It was not so long ago that the cobblestones of Paris were red with blood. November 2015: terrorism. 1940: WWII. 1914: WWI. 1871: Prussians (post Napoleon). 1789: Revolution. One could keep going: 1479 – Joan of Arc.
With such a history in mind, and with politicians screaming “crusades” not so far away, it is no small thing to witness thousands upon thousands of people gathered to sit at tables with laptops and coffee and microphones and to talk to one another, countries who have warred with one another and taken one another’s trees and lakes and minerals. Here are 190 countries – not counting the many indigenous nations still unrecognized but many of which are still present.
"The biggest open question in Paris may be how much aid goes to poor countries trying to leapfrog fossil fuels,” Bill McKibben, Schumann Distinguished Scholar at Middlebury College and founder of 350.org, said.
“For reasons both moral and practical the number should be large — larger than it likely will be."
As we think about the future of our children and our grandchildren, we need to rethink our use of water: how we store it, how we carry it and how we drink it. Water is a human necessity. Our ignorance can lead to the irony of spoiling watersheds — by robbing them of potable water while introducing mountains of plastic waste, impervious to decays which produce useful soils, and diverting water from useful work.
How refreshing to see Roman Catholic Archbishop Thomas Wenski’s May 29 letter to EPA Administrator Gina McCarthy urging that the new carbon pollution rules on existing power plants should “protect the health and welfare of all people, especially children, the elderly, as well as poor and vulnerable communities from harmful pollution emitted from power plants and from the impacts of climate change.” The Miami archbishop was speaking on behalf of the U.S. bishops in his role as chairman of the U.S. bishop’s Committee on Domestic Justice and Human Development.
Since last Monday and even in the months leading up to the release of the new EPA rules governing carbon pollution, there’s been a battle royale in the media and the blogosphere between the fossil fuel industry (and their supporters) and the environmentalists (and their proxies).
"The Clean Power Plan is a great step forward for our country in taking climate change seriously. It’s clear that President Obama cares about the legacy he leaves to today and into future generations. While there is a lot more that can and should be done by this Administration and by Congress, President Obama deserves our appreciation for embracing the common good and taking such a big step to preserve the earth for our grandchildren’s grandchildren."
Don’t let the media tell you that nothing is going to happen in Washington this year. Sure, Congress may be gridlocked on major legislation as we approach midterm elections, but key decisions are set to be made that will define President Barack Obama’s legacy on climate change. In the coming months, the Environmental Protection Agency is finalizing carbon pollution standards for both new and existing power plants, and the Obama administration will make a final decision on the Keystone XL pipeline.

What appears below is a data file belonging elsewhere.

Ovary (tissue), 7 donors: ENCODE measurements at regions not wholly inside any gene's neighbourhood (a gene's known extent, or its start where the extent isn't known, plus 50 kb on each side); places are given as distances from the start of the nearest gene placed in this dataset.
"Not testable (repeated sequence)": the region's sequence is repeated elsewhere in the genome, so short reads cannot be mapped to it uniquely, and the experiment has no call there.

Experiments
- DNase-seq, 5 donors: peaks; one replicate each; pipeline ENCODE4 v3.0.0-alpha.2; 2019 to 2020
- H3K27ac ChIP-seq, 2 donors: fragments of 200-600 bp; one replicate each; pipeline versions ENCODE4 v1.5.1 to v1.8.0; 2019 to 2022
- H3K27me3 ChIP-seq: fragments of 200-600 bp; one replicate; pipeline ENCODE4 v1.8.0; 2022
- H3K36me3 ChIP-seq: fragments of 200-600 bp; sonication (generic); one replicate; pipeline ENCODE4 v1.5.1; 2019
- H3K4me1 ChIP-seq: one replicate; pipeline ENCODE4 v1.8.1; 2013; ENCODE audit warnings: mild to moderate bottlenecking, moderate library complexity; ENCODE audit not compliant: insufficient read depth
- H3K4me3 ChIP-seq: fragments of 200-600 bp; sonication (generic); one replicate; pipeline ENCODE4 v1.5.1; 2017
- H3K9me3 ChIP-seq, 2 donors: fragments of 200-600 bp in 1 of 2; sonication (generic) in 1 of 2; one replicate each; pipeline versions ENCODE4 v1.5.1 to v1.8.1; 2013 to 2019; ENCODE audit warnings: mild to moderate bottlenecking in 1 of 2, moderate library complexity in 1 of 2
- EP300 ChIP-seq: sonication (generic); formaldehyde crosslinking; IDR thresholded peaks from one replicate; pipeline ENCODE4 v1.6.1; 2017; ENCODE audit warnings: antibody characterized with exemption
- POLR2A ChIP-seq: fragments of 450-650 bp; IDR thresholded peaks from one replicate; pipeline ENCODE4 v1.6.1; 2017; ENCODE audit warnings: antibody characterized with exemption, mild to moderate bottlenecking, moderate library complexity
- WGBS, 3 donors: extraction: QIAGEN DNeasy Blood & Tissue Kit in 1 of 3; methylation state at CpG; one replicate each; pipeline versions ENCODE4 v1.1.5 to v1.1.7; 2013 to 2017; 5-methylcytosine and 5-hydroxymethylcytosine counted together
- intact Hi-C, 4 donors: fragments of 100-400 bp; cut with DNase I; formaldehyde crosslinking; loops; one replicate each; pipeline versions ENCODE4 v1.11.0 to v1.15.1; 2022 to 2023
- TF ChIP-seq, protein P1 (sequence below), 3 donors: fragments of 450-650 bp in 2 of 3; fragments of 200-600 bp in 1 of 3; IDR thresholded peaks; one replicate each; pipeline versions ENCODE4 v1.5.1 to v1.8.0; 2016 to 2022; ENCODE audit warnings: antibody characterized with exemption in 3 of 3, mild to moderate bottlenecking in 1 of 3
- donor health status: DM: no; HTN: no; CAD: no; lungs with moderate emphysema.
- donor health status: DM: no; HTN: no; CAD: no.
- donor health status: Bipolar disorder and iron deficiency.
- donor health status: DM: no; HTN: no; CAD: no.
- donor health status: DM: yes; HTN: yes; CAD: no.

Because the impacts of climate change, such as drought, more severe weather, flooding, and crop devastation, are more harmful to the world’s poor, these decisions will affect the lives of vulnerable people everywhere. As a Christian, I cannot sit idly by while God’s children are suffering from the devastating effects of irresponsible environmental degradation. I am joining with other people of faith in articulating the moral urgency of caring for God’s creation.
Friday at 3 p.m. ET, the State Department released their long-awaited final Supplemental Environmental Impact Statement of the Keystone XL pipeline extension, a proposed project from TransCanada to build a new pipeline for transporting tar sands crude oil from Canada to a refinery in Texas where it will likely be exported internationally.
Environmentalists and concerned citizens on the pipeline’s pathway have been waiting for the State Department to address previously ignored issues like the pipeline’s impact on climate pollution. President Obama said in a climate-focused speech last year that he would only approve Keystone XL if it did not pose a significant risk of climate pollution, so although State Department looked at other environmental risks as well (such as the 1,692 pipeline spills or incidents that occurred from 2002 to 2012 in the United States). This review concludes that the number of U.S. jobs to be created – once estimated in the tens of thousands – will actually be 50 operations jobs, with only 35 permanent. The rest (the touted 42,000 number) are all temporary construction jobs.